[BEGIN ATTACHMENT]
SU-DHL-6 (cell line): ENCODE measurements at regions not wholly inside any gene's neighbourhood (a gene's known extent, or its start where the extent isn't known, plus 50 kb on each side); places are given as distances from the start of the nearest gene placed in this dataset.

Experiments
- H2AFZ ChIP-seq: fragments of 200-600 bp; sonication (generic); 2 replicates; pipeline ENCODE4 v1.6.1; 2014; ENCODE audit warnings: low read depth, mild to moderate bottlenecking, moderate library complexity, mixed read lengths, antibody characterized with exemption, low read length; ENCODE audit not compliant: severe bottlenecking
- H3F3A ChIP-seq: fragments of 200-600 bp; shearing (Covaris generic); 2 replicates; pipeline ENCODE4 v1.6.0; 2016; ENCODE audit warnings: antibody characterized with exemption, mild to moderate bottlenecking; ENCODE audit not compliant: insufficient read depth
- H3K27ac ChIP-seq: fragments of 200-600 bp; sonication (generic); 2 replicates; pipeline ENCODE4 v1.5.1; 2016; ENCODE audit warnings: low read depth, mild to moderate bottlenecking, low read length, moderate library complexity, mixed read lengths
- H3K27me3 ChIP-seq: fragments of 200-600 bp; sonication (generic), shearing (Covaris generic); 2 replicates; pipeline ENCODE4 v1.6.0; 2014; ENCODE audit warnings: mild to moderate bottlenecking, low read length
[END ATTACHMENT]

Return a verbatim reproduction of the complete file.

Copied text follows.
SU-DHL-6 (cell line): ENCODE measurements at regions not wholly inside any gene's neighbourhood (a gene's known extent, or its start where the extent isn't known, plus 50 kb on each side); places are given as distances from the start of the nearest gene placed in this dataset.

Experiments
- H2AFZ ChIP-seq: fragments of 200-600 bp; sonication (generic); 2 replicates; pipeline ENCODE4 v1.6.1; 2014; ENCODE audit warnings: low read depth, mild to moderate bottlenecking, moderate library complexity, mixed read lengths, antibody characterized with exemption, low read length; ENCODE audit not compliant: severe bottlenecking
- H3F3A ChIP-seq: fragments of 200-600 bp; shearing (Covaris generic); 2 replicates; pipeline ENCODE4 v1.6.0; 2016; ENCODE audit warnings: antibody characterized with exemption, mild to moderate bottlenecking; ENCODE audit not compliant: insufficient read depth
- H3K27ac ChIP-seq: fragments of 200-600 bp; sonication (generic); 2 replicates; pipeline ENCODE4 v1.5.1; 2016; ENCODE audit warnings: low read depth, mild to moderate bottlenecking, low read length, moderate library complexity, mixed read lengths
- H3K27me3 ChIP-seq: fragments of 200-600 bp; sonication (generic), shearing (Covaris generic); 2 replicates; pipeline ENCODE4 v1.6.0; 2014; ENCODE audit warnings: mild to moderate bottlenecking, low read length